Based on two phase III randomized trials showing that sorafenib, a multi-kinase inhibitor, prolonged overall survival in patients with advanced hepatocellular carcinoma (HCC) and Child-Pugh A cirrhosis, sorafenib was approved for the treatment of patients with advanced HCC (1,2). Although none of the patients in those studies developed liver failure during sorafenib treatment, several subsequent studies showed that sorafenib could cause liver failure, especially in patients with poorer Child-Pugh stages (3,4). To date, however, the clinical characteristics and subsequent clinical course of patients who experienced liver failure during treatment with sorafenib have not yet been clarified.
We recently encountered two patients with HCC who showed rapid progression of liver failure during sorafenib treatment. One had portal vein tumor thrombus (PVTT) and the other developed portal vein thrombosis (PVT) during the treatment. Although both PVTT and PVT are regarded as negative prognostic factors for patients with HCC, previous studies have identified several patients with deteriorated portal flow who achieved complete remission (CR) while being treated with sorafenib (5-17). We hypothesized that the pathogenesis of disease may be similar in HCC patients who achieve CR and those who experience liver failure while on sorafenib. A detailed information understanding of their clinical characteristics may contribute to a better understanding of the effects of sorafenib.
A 64-year-old man was admitted to our hospital for general fatigue. He had a more than 10-year history of alcohol abuse and had been diagnosed with alcoholic liver cirrhosis 4 years prior to admission. Contrast-enhanced computed tomography (CT) showed a 10 cm mass with high-low pattern in the right lobe of his liver and a tumor thrombus in the portal right branch extending to the main trunk, but no ascites (Figure 1). Based on imaging results, the patient was diagnosed with HCC. At admission, he had a total bilirubin concentration of 1.3 mg/mL, an alanine aminotransferase (ALT) concentration of 50 IU/L, a lactate dehydrogenase (LDH) concentration of 200 IU/L, an ammonia concentration of 67 µg/dL, and a prothrombin time international normalized ratio (PT-INR) of 1.10. His liver function was graded as Child-Pugh A. Serum concentrations of HCC tumor markers were markedly elevated, with a des-gamma-carboxy prothrombin concentration (DCP) of 1,171 mAU/mL and an α-fetoprotein concentration of 9,914 ng/mL. Initial treatment consisted of hepatic arterial infusion chemotherapy with 5-fluorouracil and cisplatin for 3 weeks, which resulted in stable disease. Following an interval of 3 weeks, the patient was started on sorafenib 400 mg/day for 7 days. Because the only adverse effect observed was a slight elevation in blood pressure (BP), his sorafenib dose was increased up to 800 mg/day. On the morning of day 14 of sorafenib treatment, the patient abruptly became disoriented, and his systolic BP increased to 180 mmHg (Figure 2). He experienced asterixis and his serum ammonia concentration increased to 153 µg/dL, suggesting that his disorientation was due to hepatic encephalopathy. Blood tests showed that his LDH had increased to 403 IU/L whereas his ALT remained 40 IU/L. Treatment with sorafenib was stopped on that day. The next day, his encephalopathy had diminished, with a normal ammonia level and BP, while his LDH concentration had decreased to 320 IU/L. The patient has since been treated for 4 months with the same regimen (5-fluorouracil and cisplatin) of hepatic arterial infusion chemotherapy without any further sign of hepatic encephalopathy.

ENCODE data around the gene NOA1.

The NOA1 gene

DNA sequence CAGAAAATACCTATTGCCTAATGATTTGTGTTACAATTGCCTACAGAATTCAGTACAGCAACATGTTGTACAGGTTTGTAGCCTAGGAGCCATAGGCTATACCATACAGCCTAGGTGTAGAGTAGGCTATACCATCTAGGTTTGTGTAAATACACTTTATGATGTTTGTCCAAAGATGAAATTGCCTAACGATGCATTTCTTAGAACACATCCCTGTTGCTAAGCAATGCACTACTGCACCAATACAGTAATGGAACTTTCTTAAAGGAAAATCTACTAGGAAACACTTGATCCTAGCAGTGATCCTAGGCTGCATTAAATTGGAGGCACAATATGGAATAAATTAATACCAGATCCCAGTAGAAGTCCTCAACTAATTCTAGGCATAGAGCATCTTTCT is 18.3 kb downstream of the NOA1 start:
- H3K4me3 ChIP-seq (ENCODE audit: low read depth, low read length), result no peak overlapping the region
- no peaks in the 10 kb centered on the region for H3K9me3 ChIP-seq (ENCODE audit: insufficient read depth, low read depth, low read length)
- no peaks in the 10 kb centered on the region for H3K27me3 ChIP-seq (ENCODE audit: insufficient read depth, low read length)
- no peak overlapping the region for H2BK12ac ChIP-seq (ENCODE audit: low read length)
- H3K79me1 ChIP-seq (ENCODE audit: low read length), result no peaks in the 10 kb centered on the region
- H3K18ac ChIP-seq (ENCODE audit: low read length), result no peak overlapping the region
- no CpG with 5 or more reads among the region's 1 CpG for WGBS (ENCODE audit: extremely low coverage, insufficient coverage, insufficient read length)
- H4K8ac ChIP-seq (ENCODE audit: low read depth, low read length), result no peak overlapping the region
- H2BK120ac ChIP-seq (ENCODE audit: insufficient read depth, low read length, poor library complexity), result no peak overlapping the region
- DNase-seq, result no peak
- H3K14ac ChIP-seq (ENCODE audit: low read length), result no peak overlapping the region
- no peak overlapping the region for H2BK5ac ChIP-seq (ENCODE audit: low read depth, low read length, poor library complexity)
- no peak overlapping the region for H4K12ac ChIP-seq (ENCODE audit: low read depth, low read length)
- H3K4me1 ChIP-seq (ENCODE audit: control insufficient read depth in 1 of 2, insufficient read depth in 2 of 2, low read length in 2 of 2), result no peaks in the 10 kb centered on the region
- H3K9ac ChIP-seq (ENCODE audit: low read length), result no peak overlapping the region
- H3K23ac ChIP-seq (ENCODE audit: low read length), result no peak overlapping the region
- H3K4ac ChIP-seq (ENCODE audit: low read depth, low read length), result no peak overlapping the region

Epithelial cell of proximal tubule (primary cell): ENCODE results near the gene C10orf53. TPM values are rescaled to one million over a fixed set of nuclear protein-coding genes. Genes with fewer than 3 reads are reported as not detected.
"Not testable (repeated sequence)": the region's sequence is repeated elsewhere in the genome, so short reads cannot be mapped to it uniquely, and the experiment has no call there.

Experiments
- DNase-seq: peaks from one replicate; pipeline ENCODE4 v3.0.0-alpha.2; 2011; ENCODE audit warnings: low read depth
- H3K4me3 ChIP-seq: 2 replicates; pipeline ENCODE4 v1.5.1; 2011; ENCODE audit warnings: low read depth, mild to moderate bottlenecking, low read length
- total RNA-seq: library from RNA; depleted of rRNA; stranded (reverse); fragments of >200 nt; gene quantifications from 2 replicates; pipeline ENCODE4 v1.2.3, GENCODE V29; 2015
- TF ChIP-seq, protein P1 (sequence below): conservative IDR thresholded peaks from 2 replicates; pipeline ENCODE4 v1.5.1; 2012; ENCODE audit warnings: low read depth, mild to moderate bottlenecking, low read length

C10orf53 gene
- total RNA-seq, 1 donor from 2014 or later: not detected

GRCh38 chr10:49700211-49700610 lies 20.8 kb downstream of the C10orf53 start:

A 66-year-old man with jaundice and appetite loss was admitted to our hospital. He had been diagnosed with type-2 diabetes mellitus more than 10 years earlier. Fifteen months before admission, an HCC 8 cm in diameter was found in the left lobe of his liver. Although he underwent left lobe resection, owing to his good hepatic functional reserve, intrahepatic tumor recurrences were repeatedly observed. He underwent two sessions of transcatheter arterial chemoembolization (TACE), 11 and 7 months before admission. After the second TACE session, several lymph node (LN) metastases close to the portal vein were found, whereas no intrahepatic recurrences were observed. As radiation therapy was ineffective in treating the metastases, sorafenib (400 mg/day) treatment was subsequently started while the patient was hospitalized. Adverse events included hand-foot skin reaction, an increase of BP, and an increase in of LDH level (221 to 277 U/L). A limited blood clot thrombosis in the portal vein trunk, observed prior to sorafenib therapy, was not regarded as an obstacle to treatment. He was discharged from the hospital 7 days after sorafenib treatment, followed by continuous administration of 400 mg/day sorafenib. Seven days later, he experienced jaundice and progressive loss of appetite. Blood tests on admission showed considerable deterioration of liver function, including PT-INR of 4.97, albumin 2.4 g/dL, ALT of 777 U/L, LDH of 393 U/L, total bilirubin of 18.6 mg/dL, and direct bilirubin of 12.2 mg/dL. Doppler ultrasonography and CT examination showed the extension of portal thrombosis to the intrahepatic branches and the appearance of moderate ascites (Figure 3). Despite efforts to support liver function with plasma exchange, his liver size rapidly decreased, leading to fatal liver failure in 1 week.